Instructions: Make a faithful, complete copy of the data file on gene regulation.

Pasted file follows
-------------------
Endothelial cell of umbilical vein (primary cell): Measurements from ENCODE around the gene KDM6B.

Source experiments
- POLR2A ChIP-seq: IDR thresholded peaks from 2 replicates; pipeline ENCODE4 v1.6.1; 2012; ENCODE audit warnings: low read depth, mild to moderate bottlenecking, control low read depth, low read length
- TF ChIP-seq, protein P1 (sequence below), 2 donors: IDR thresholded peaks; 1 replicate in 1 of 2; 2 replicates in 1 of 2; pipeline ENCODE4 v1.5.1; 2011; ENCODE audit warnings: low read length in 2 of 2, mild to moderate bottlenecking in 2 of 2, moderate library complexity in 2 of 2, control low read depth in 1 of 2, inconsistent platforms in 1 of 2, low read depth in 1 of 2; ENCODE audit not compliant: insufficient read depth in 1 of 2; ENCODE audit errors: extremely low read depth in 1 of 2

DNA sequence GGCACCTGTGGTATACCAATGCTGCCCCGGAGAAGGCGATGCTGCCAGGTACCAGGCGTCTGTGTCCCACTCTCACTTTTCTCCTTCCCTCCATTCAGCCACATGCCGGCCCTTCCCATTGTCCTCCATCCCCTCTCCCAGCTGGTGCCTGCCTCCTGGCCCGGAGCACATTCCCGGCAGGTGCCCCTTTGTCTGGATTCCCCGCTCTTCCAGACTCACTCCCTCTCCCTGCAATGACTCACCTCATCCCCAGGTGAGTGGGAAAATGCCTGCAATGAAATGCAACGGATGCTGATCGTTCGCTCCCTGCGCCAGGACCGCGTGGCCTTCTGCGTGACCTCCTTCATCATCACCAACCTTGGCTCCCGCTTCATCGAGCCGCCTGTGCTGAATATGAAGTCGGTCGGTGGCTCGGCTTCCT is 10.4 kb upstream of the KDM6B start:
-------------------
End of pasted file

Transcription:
Endothelial cell of umbilical vein (primary cell): Measurements from ENCODE around the gene KDM6B.

Source experiments
- POLR2A ChIP-seq: IDR thresholded peaks from 2 replicates; pipeline ENCODE4 v1.6.1; 2012; ENCODE audit warnings: low read depth, mild to moderate bottlenecking, control low read depth, low read length
- TF ChIP-seq, protein P1 (sequence below), 2 donors: IDR thresholded peaks; 1 replicate in 1 of 2; 2 replicates in 1 of 2; pipeline ENCODE4 v1.5.1; 2011; ENCODE audit warnings: low read length in 2 of 2, mild to moderate bottlenecking in 2 of 2, moderate library complexity in 2 of 2, control low read depth in 1 of 2, inconsistent platforms in 1 of 2, low read depth in 1 of 2; ENCODE audit not compliant: insufficient read depth in 1 of 2; ENCODE audit errors: extremely low read depth in 1 of 2

DNA sequence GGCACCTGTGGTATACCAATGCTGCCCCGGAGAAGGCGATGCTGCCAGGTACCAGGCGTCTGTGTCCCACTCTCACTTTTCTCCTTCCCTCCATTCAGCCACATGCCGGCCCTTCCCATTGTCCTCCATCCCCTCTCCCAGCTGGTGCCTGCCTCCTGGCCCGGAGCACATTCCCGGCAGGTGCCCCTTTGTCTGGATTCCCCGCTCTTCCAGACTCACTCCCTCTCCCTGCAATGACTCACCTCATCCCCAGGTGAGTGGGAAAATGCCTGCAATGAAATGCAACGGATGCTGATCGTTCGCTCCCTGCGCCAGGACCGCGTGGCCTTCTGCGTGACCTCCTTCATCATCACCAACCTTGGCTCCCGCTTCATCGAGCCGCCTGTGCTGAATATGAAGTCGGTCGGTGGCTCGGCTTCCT is 10.4 kb upstream of the KDM6B start: